Be a Cybersecurity Superhero

Keep Your Devices Updated

Patching your operating system and applications
is critical to keeping your data safe

Backup Your Data

Keep copies of your files on different devices
for fast recovery in case of device failure

Protect Your Identity

Learn the phishing warning signs and never
open email attachments you're not expecting

Guard Your Weaknesses

Use updated antivirus programs to prevent
malware from corrupting your devices

Be a Cybersecurity Superhero

Cybersecurity is everyone's responsibility! It takes everyone maintaining their own systems, files, and data to protect the sphere to sensitive information that surrounds and infuses the University campus and the Auburn Family. Read-up on the topics below to train yourself into a Cybersecurity Superhero.

Keep Your Devices

We all get them from time to time - those little windows that pop up, notifying us that there are software updates available for our computer. Chances are, these always seem to present themselves right when we are in the middle of doing something seemingly important, so it’s all too convenient to click on that “Remind Me Later” button. Later eventually rolls around, and our little pop-up friend is back once again, nagging us to install these updates and restart our computer. And just like during their last visit, we’re right in the middle of something, and the cycle continues. However, that notification is not there just to pester us. There is actually significant importance in updating our software.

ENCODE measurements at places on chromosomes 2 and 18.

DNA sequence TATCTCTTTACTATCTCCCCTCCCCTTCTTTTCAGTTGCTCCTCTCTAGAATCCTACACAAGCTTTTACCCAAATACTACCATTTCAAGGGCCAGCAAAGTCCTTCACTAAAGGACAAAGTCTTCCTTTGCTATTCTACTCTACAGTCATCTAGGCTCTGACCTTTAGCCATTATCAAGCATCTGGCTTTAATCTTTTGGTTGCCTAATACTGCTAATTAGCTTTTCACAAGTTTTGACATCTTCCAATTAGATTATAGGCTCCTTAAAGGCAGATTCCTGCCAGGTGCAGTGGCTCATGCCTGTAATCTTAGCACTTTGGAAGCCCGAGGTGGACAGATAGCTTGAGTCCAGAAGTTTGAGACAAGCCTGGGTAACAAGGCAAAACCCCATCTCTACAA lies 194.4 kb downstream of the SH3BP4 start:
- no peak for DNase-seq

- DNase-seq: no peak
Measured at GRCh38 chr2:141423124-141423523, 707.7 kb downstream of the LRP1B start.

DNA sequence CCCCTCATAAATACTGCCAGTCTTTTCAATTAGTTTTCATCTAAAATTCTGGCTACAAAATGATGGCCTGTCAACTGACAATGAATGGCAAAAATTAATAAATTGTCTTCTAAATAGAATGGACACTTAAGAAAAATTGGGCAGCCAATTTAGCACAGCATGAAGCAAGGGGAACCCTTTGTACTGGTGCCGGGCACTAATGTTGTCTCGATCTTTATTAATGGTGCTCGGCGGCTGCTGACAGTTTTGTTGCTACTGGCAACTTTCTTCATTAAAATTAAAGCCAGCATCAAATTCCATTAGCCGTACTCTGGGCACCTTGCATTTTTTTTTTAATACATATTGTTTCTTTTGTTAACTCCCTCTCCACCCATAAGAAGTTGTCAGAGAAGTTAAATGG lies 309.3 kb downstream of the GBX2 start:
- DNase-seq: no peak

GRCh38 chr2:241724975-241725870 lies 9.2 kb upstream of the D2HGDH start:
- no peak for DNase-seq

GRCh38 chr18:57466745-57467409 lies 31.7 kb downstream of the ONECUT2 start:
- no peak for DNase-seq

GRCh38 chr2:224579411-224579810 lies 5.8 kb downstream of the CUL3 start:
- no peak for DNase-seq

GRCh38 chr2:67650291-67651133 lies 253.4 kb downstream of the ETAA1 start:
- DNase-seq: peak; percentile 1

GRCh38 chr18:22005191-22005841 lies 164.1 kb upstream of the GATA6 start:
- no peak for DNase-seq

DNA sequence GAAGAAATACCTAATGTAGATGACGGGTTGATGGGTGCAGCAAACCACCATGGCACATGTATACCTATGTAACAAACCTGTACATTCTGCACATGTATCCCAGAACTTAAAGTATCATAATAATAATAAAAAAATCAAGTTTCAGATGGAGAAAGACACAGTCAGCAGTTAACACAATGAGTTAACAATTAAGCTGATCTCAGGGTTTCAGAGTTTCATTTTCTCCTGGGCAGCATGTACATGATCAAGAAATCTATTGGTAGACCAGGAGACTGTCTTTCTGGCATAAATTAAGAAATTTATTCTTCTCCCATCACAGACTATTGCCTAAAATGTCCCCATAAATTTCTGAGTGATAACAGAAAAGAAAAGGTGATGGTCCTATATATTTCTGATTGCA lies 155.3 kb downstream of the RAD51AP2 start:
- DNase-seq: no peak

Why Should I Install Updates?

Software updates perform a myriad of tasks. They are available for both our operating system and individual software programs. Performing these updates will deliver a multitude of revisions to your computer, such as adding new features, removing outdated features, updating drivers, delivering bug fixes, and most importantly, fixing security holes that have been discovered.

Operating System update instructions: Windows, Mac, Android, iOS

The Dangers Of Software Vulnerabilities

A software vulnerability is usually a security hole or weakness found in an operating system or software program. Hackers exploit this weakness by writing code to target a specific vulnerability. These exploits can infect your computer with no action on your part other than viewing a website, opening a compromised message, or playing infected media.

Once it infects your computer, this malware can then steal data, allow the attacker to gain control over your computer, and even use software in a way that it was not originally intended. 

So even though these software updates seem like a hassle, think of it as a preventative measure for your Internet safety. Next time that message comes up to update, resist procrastination and go ahead and hit that “Install Now” button.

Cybersecurity CenterContent by Nadia Kovacs

Backup Your

Your data is the most important thing on your computer. Be it family photos, important tax documents, pieces of art, your band’s music, sensitive research papers, or anything else, losing it should simply not be an option. Unfortunately, computers fail, and often. Having a backup plan set before anything goes wrong is one of the most important tasks you will undertake as a responsible computer user.